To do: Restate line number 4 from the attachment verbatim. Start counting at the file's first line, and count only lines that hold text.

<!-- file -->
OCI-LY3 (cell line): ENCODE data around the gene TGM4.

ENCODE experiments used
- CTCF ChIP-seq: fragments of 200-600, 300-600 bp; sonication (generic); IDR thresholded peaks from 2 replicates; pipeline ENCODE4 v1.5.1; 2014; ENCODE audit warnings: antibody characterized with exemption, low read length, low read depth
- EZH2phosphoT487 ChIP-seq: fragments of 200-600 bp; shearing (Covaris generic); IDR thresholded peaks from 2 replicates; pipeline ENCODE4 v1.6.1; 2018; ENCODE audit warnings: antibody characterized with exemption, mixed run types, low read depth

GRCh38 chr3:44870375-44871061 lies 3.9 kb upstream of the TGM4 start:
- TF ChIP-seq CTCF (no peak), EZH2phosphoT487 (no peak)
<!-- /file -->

- EZH2phosphoT487 ChIP-seq: fragments of 200-600 bp; shearing (Covaris generic); IDR thresholded peaks from 2 replicates; pipeline ENCODE4 v1.6.1; 2018; ENCODE audit warnings: antibody characterized with exemption, mixed run types, low read depth